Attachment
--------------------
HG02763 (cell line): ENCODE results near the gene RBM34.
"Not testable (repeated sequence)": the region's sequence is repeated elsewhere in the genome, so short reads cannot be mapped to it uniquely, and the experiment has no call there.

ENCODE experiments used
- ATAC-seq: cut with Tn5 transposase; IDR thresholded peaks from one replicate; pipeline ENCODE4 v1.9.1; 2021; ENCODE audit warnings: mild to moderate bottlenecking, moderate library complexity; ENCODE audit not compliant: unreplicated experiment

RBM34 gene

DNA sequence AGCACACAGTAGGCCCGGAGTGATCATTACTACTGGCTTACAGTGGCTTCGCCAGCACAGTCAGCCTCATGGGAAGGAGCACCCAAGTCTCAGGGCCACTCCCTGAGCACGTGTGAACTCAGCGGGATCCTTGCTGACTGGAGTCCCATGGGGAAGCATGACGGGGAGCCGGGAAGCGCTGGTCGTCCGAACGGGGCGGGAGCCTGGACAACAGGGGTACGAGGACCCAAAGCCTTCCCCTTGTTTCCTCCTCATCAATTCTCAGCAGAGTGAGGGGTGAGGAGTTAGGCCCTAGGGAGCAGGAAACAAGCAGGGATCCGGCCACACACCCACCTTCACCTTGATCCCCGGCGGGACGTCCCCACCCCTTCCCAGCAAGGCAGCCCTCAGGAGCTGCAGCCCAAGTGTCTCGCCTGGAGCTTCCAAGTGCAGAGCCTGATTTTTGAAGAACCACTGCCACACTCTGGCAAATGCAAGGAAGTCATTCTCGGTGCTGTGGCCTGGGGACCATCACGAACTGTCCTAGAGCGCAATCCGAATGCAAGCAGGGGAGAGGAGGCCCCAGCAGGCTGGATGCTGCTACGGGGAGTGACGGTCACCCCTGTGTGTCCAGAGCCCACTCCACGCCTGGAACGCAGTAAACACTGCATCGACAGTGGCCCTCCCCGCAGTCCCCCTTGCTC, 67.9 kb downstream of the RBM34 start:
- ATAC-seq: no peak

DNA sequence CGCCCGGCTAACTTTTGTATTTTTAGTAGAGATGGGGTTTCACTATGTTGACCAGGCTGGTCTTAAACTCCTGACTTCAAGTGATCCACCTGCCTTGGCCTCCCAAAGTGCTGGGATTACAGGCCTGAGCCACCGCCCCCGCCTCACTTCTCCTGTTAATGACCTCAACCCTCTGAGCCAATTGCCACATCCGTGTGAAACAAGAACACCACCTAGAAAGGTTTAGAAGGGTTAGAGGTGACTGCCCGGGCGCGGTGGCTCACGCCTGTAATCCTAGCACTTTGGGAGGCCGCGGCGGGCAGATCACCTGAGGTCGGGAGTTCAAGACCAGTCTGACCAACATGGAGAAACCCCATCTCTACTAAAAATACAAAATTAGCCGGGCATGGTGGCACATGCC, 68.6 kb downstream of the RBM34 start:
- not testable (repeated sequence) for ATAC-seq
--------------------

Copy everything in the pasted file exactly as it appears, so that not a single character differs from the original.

HG02763 (cell line): ENCODE results near the gene RBM34.
"Not testable (repeated sequence)": the region's sequence is repeated elsewhere in the genome, so short reads cannot be mapped to it uniquely, and the experiment has no call there.

ENCODE experiments used
- ATAC-seq: cut with Tn5 transposase; IDR thresholded peaks from one replicate; pipeline ENCODE4 v1.9.1; 2021; ENCODE audit warnings: mild to moderate bottlenecking, moderate library complexity; ENCODE audit not compliant: unreplicated experiment

RBM34 gene

DNA sequence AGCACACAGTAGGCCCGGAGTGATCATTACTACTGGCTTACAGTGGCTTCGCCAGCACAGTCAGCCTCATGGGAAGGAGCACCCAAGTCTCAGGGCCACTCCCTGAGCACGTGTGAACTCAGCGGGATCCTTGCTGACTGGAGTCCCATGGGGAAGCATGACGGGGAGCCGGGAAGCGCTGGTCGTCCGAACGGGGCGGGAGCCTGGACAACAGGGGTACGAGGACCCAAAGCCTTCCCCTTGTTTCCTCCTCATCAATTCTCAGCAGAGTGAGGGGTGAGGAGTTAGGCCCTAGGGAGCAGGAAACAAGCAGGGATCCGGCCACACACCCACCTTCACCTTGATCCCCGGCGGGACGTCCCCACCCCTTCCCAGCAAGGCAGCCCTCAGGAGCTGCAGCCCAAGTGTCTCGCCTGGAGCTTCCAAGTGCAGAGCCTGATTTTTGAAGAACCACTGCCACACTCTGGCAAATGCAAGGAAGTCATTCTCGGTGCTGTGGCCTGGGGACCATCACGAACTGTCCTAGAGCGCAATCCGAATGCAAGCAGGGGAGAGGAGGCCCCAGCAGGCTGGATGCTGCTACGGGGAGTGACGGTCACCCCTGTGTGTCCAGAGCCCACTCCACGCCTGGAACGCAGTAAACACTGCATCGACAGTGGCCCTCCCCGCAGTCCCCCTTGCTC, 67.9 kb downstream of the RBM34 start:
- ATAC-seq: no peak

DNA sequence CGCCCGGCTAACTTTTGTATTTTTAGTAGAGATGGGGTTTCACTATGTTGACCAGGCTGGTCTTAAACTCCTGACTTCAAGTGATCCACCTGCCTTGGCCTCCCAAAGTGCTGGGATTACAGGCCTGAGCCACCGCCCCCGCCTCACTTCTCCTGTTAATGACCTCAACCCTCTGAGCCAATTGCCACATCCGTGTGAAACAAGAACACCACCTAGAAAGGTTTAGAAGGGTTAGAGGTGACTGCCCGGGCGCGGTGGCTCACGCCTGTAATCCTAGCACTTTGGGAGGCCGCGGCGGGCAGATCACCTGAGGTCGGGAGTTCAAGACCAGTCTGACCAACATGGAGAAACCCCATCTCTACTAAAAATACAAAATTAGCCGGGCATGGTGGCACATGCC, 68.6 kb downstream of the RBM34 start:
- not testable (repeated sequence) for ATAC-seq